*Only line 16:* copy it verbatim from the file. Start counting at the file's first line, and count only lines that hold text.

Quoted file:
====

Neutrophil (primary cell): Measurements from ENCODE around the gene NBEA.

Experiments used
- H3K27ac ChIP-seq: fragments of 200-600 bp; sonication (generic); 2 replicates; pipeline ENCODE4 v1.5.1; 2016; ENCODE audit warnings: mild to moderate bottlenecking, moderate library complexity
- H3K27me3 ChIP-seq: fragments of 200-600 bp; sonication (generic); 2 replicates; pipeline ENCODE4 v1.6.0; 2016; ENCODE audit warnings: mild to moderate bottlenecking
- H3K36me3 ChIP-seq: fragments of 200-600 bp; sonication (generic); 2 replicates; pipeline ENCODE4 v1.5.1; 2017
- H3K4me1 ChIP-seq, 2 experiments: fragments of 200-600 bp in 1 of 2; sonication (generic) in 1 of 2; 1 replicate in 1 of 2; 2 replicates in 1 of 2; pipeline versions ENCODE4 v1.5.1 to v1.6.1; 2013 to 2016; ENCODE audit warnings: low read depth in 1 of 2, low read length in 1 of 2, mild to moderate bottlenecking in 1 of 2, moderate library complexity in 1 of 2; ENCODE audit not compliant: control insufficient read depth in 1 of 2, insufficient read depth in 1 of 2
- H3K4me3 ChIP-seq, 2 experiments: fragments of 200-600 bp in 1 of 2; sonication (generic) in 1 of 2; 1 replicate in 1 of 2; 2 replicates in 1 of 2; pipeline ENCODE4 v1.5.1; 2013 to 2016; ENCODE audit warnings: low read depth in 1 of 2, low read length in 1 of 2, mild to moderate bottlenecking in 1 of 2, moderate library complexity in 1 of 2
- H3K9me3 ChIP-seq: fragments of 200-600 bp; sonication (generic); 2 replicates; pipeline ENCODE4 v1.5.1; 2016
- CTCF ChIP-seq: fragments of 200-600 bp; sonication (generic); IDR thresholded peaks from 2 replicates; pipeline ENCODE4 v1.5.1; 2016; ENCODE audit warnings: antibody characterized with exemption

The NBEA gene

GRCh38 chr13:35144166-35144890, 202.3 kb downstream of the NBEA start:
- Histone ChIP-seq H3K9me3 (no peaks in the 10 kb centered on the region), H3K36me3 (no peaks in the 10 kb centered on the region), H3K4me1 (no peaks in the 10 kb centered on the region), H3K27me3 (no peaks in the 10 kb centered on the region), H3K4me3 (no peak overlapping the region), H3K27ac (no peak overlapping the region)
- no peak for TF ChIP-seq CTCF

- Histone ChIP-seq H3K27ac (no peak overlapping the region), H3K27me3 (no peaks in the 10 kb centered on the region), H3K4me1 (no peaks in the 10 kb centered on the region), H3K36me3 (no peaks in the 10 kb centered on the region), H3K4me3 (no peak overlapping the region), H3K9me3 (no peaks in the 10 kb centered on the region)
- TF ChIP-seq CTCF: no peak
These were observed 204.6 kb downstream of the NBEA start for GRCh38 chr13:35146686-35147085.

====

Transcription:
These were observed 204.6 kb downstream of the NBEA start for GRCh38 chr13:35146686-35147085.